Ms. Batliwalla: Of course. We said in our statement that we would use that review process. The clause in this is actually seven years, I believe. It’s longer than five years. Maybe it’s two years after the legislation comes into place, then maybe five. We would use any tool available to us, but for an ongoing process, we need to enable organizations to hold the government accountable.

Senator Omidvar: Thank you.

Senator M. Deacon: I’m really happy to hear from all of you, but particularly the highlight around communications. They have been bundled together for a long time. It’s something we really need to think about from a variety of angles.

As you’re going through the present bill, the topic I’m bringing up is not the timelines so much as the training — ensuring that training is part of this very important work and is well embedded. Do you feel that it’s embedded — inherent — in this particular piece of legislation thus far, or do you think it needs to be stronger?

Ms. Collier: I’ll go ahead. That’s a very good question. I have heard people say that it’s understood that it’s a horizontal activity that will go on. I think that if it can be in the legislation, it should be. So much of it, certainly around communication, is training. It’s not a piece of technology. Again, that’s my aversion to information and communications technologies. For people who have a speech and language disability, it’s how you interact with me. That is different than just being respectful. You need to know how to communicate with me if you don’t understand my speech. If I use a board, if I use a device — there are things that you can do that facilitate that interaction with me. There are things that you do that can actually narrow. It can control situations, too. Just asking me yes or no questions, which happens a lot, controls the conversation.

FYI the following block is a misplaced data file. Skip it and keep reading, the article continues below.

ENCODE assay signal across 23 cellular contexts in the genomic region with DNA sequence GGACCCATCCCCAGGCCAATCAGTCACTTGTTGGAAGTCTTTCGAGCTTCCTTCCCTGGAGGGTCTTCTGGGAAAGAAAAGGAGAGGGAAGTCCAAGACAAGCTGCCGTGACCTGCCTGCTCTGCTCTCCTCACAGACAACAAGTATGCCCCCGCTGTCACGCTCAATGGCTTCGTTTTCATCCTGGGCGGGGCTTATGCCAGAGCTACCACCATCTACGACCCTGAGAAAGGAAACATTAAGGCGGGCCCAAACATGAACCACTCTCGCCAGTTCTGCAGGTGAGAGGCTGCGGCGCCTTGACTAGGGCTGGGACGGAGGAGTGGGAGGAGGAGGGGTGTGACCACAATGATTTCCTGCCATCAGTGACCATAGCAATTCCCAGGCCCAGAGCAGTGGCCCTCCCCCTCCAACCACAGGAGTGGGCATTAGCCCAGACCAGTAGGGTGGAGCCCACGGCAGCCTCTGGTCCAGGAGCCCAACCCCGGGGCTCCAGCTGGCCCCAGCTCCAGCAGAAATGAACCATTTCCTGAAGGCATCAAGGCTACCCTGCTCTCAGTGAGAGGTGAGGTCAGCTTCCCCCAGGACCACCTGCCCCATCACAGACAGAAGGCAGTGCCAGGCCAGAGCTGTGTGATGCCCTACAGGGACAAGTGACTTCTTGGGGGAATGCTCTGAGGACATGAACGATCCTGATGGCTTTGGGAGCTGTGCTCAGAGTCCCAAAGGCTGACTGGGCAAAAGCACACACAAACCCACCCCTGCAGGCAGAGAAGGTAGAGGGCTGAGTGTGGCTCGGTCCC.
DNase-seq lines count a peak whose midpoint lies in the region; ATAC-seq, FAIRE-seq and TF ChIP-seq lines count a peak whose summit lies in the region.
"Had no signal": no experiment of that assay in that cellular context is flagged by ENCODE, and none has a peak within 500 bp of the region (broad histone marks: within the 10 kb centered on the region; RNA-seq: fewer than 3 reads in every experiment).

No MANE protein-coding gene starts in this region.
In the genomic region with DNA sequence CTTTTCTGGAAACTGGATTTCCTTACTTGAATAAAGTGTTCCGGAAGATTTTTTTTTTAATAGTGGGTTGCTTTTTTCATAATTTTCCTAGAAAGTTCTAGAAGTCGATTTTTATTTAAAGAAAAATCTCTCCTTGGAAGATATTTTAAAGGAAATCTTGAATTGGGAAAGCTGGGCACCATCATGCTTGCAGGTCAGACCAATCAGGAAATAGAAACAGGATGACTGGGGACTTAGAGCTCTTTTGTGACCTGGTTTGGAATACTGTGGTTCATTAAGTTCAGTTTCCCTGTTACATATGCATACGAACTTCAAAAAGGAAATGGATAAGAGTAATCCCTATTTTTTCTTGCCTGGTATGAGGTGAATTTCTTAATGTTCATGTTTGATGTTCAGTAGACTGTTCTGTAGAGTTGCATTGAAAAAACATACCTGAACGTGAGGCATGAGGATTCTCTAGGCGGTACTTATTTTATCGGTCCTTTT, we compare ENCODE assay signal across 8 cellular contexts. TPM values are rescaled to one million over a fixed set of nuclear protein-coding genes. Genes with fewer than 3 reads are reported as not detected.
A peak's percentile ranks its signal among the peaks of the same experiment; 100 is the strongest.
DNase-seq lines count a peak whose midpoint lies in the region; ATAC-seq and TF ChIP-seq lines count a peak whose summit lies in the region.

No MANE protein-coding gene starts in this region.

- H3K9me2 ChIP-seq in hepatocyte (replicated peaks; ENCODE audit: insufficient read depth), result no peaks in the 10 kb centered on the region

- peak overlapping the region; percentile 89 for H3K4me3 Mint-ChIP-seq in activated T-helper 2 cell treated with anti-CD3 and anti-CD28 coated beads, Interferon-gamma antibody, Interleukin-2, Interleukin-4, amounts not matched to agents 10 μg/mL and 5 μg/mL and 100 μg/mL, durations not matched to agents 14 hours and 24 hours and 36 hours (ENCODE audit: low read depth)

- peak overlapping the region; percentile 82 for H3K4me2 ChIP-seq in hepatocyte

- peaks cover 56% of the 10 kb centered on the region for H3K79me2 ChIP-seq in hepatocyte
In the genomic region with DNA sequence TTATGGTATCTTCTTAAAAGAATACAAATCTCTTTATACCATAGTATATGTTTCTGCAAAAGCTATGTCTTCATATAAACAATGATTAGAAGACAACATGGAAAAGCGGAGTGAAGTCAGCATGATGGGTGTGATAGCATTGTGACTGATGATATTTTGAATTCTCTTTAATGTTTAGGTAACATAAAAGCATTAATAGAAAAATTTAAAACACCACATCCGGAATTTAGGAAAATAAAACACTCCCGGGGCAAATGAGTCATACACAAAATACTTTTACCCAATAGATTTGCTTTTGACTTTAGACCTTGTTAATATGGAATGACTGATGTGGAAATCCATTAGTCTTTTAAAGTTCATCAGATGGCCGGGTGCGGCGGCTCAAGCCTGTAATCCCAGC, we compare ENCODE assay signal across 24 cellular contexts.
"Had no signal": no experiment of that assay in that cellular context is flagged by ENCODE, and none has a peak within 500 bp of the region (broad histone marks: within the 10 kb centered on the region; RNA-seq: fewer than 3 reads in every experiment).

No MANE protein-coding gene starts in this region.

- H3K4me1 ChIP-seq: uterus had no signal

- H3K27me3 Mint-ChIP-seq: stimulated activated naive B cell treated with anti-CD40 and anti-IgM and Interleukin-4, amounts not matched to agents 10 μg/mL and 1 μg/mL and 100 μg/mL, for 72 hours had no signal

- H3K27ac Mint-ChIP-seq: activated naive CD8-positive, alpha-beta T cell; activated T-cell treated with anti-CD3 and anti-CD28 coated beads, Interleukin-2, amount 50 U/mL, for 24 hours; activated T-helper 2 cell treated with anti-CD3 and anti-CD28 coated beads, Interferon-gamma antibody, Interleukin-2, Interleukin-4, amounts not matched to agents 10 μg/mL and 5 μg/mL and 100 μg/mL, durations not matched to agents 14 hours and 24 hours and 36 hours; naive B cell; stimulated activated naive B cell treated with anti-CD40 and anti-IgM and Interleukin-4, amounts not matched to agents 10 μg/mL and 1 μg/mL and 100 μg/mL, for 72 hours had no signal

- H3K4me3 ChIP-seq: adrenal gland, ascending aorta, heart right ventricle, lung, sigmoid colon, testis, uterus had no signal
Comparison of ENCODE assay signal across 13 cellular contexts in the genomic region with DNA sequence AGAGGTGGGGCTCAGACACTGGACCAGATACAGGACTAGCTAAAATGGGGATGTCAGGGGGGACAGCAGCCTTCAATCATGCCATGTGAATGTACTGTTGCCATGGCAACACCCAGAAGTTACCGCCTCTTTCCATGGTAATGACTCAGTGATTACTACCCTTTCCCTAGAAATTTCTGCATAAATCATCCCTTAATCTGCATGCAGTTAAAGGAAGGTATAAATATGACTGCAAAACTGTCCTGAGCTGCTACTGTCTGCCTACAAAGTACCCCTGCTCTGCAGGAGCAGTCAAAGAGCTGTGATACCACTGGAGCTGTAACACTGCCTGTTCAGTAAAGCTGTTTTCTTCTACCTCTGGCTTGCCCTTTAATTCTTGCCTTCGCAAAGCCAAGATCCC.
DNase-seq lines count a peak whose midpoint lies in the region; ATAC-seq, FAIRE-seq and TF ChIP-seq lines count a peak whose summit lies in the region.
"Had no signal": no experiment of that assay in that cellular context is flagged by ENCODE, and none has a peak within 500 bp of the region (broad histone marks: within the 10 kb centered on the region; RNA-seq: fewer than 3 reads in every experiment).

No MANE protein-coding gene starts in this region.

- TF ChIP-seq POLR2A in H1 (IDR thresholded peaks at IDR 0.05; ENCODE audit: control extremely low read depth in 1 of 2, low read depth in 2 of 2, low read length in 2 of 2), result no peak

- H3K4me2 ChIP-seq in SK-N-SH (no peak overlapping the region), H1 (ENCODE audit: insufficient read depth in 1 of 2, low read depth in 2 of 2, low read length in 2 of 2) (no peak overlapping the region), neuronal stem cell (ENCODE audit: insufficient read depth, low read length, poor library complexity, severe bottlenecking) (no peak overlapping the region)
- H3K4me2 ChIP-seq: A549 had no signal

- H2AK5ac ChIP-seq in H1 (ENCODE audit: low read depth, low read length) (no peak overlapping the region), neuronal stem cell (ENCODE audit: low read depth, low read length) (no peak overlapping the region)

We want to provide that training. We want to talk about the fact that people communicate at 180 words a minute — sometimes 200 when we’re going like mad — but somebody who uses an alphabet board may communicate at 10 words a minute. So think about the accommodations you need to give to that person, without simply asking a yes or no question.

There are things that we can do. People do not use the phone if they can’t communicate over the phone. They might use an assistant. A person I know tried to contact CRA about her taxes. She had an assistant with her who said, “I’m authorized by this woman to talk. She cannot communicate. She can’t speak.” They said, “Use the TTY.” She is not deaf. She doesn’t have a TTY. These are things we can work out. It’s training. It’s putting those things in place.

It’s a long answer. I’m sorry for taking the time. But yes, maybe we should have training in the legislation because so much of accessibility is training.

The Chair: Ms. Bergeron.

Ms. Bergeron: So yes, absolutely, training needs to be included. You can’t implement this legislation unless you have training. It’s not going to work.

Do I think it should be included in the legislation? I think there are a lot of things that should be included in the legislation. I just don’t want that to hold it up. For me this comes down to this — we need to get this done. It’s going to be up to the government to demonstrate that they will do the training appropriately in order to implement. That they will demonstrate through their actions that they shall and must as opposed to can and may. There are lots of things that you can say “can” and “may.” As long it’s being done, that’s the important piece. The proof is in the pudding. There is the next five years to demonstrate the government’s commitment to the intent of the legislation, including the training.

The Chair: Thank you. Did you want to add a little something?

Ms. Batliwalla: I’m okay not to add, thank you.

The Chair: I think this concludes for this panel. I do want to say a very warm thank you. I think all senators would agree with me that you have brought to this committee more information and knowledge that goes, I believe, even beyond Bill C-81. So we totally appreciate it.

We will suspend the meeting for five minutes in order to have the next panel. Thank you.

Before I introduce our second panel, I do want to note to my colleagues that I will ask you to remain with us for a few housekeeping items in camera just after the meeting, so I will ask your indulgence for that.